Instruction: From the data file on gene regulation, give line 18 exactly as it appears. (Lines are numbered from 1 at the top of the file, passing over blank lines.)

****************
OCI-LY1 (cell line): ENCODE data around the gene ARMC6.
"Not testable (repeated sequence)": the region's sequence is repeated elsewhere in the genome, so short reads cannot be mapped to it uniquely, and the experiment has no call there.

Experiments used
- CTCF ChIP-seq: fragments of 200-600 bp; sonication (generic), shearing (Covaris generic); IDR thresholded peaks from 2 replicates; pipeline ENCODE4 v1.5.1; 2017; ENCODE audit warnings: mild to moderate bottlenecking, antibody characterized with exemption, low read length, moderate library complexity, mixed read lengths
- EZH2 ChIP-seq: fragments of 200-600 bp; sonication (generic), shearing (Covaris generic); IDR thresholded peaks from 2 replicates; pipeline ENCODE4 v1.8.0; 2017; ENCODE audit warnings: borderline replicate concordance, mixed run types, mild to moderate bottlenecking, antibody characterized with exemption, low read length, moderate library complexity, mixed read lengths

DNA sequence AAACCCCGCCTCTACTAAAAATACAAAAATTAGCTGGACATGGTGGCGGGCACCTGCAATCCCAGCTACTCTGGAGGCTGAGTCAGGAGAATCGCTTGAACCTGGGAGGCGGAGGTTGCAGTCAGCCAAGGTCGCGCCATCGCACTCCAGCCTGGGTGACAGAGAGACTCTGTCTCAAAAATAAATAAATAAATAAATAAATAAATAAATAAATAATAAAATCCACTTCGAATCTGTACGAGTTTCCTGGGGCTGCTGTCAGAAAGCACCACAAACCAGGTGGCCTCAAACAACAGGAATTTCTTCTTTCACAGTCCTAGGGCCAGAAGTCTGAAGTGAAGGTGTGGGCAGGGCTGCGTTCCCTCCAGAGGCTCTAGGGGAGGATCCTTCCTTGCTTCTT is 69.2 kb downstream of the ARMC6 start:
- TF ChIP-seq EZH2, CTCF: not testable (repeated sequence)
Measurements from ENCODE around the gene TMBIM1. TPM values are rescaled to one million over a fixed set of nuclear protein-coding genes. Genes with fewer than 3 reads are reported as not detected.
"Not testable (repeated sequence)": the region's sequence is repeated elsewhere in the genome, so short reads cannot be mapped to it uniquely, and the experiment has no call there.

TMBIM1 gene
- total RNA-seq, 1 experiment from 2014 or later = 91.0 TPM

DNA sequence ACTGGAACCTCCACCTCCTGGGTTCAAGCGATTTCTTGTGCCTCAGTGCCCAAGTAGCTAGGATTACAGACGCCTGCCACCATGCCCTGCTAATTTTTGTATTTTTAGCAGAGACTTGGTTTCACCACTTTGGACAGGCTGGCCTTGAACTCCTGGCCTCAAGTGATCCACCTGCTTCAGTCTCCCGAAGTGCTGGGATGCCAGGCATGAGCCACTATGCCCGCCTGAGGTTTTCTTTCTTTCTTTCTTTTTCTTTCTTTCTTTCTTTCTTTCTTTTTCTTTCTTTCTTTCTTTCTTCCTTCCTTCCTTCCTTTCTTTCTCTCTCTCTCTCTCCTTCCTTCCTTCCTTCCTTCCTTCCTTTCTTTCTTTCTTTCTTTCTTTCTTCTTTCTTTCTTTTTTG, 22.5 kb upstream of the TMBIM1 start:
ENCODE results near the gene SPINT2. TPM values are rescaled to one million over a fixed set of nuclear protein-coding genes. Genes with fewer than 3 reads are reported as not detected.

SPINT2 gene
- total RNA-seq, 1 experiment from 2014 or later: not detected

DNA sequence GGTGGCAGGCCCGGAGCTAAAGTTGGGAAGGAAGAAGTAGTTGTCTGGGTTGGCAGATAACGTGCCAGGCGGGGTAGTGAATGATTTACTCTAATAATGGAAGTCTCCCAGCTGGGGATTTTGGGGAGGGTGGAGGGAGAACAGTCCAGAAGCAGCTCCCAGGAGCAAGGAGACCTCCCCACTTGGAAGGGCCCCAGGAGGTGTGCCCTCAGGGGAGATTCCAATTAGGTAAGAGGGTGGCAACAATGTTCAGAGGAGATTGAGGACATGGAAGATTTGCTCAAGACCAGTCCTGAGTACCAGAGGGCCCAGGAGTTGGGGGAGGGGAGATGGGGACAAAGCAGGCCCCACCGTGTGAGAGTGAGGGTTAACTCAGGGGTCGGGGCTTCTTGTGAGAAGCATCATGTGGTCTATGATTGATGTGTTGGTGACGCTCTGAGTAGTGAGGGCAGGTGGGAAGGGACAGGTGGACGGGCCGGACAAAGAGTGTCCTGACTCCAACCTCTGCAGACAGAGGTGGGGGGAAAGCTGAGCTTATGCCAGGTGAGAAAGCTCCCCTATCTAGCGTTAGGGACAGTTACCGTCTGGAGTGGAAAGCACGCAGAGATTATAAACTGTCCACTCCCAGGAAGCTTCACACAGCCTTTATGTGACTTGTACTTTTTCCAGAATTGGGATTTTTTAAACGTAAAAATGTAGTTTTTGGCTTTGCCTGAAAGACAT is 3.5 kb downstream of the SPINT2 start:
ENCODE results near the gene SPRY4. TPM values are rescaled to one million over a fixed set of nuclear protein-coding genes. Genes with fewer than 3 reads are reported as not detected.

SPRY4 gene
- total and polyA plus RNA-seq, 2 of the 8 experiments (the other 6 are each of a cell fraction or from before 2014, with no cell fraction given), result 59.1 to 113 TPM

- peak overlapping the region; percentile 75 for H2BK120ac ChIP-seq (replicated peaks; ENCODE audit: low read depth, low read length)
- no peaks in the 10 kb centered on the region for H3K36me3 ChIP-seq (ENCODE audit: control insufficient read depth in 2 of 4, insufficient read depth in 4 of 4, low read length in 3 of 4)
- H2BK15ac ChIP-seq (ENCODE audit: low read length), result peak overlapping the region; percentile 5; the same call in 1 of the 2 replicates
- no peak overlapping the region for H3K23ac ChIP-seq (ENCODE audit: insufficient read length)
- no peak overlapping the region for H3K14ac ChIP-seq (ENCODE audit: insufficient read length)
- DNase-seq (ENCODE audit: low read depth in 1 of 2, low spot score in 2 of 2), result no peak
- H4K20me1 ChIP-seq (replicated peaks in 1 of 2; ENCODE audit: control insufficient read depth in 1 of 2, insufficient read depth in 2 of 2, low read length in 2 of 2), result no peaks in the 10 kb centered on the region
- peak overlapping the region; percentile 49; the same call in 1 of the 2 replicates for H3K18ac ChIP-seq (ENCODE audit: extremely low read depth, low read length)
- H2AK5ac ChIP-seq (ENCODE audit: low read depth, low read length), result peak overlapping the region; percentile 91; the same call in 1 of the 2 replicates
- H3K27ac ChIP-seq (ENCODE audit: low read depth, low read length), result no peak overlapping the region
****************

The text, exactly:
SPRY4 gene